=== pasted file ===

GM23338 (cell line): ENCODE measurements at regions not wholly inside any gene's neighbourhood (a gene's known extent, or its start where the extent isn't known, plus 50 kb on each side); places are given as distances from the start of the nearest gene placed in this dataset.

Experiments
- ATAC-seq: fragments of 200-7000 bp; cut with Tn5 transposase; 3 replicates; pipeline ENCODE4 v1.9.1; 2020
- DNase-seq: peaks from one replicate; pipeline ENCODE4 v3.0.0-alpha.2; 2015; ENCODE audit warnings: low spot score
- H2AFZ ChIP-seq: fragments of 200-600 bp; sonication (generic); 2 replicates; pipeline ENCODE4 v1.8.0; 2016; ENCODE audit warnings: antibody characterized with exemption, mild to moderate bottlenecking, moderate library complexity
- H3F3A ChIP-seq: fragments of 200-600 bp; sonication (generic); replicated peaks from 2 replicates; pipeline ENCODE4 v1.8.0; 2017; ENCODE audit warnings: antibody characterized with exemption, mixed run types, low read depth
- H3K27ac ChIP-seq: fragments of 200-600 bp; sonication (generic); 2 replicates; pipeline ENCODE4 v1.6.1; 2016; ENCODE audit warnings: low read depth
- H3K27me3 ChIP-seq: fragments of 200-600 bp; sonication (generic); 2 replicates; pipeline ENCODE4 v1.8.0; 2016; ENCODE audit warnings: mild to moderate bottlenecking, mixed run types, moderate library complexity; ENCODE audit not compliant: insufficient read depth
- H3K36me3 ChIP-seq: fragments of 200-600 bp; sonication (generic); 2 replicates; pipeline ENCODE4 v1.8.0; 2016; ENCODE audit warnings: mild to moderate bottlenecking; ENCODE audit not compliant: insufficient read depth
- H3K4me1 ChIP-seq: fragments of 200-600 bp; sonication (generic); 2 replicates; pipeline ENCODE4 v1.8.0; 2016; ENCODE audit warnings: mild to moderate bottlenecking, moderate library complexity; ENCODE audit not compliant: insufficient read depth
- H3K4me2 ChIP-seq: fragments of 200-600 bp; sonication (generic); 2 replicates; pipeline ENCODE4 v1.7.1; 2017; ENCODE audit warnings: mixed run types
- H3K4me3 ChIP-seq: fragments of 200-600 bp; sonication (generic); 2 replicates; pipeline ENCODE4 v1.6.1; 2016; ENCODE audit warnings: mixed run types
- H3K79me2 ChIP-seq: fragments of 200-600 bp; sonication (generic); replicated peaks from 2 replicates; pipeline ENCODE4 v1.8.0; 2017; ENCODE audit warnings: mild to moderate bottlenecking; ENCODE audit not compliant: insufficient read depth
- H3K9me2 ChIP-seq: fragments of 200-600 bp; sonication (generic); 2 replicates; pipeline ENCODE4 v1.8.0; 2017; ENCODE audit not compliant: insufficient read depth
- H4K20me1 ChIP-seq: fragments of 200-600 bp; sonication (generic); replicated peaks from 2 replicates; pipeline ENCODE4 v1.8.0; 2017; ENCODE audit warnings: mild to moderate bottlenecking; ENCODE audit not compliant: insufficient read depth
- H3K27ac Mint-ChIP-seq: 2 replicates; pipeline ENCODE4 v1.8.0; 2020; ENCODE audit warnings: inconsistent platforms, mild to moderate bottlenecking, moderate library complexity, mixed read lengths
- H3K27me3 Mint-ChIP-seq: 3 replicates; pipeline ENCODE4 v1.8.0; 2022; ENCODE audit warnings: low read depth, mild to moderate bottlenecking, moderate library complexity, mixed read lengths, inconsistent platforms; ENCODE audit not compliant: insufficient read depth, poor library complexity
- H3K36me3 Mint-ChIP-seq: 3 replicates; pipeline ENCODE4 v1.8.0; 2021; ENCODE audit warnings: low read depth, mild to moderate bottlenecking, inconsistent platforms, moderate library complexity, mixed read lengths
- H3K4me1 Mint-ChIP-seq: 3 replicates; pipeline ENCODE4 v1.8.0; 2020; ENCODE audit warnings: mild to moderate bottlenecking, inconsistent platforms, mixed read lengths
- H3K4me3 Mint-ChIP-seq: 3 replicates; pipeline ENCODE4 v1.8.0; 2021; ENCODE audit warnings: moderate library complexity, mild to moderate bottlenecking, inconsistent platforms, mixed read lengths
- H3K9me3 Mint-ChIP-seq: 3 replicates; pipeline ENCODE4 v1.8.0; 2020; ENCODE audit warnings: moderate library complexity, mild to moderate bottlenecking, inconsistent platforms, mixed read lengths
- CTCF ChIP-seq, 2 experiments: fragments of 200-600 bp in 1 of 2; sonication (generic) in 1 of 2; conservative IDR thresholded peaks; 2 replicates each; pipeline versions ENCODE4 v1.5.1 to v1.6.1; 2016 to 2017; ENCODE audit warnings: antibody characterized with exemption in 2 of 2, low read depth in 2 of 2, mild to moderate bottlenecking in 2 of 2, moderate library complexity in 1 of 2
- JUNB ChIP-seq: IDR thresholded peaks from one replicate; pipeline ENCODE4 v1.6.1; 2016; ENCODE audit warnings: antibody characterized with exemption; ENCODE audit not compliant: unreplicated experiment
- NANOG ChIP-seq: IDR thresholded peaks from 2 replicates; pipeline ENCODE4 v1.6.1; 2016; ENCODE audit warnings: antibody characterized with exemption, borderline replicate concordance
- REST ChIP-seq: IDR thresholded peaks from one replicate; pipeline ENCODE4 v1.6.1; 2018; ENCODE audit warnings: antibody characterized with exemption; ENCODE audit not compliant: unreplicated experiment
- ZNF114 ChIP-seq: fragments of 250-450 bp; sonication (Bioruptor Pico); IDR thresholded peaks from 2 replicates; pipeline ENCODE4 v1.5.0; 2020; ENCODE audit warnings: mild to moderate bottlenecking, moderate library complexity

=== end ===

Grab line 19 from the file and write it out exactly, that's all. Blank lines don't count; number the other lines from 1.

- H3K4me1 Mint-ChIP-seq: 3 replicates; pipeline ENCODE4 v1.8.0; 2020; ENCODE audit warnings: mild to moderate bottlenecking, inconsistent platforms, mixed read lengths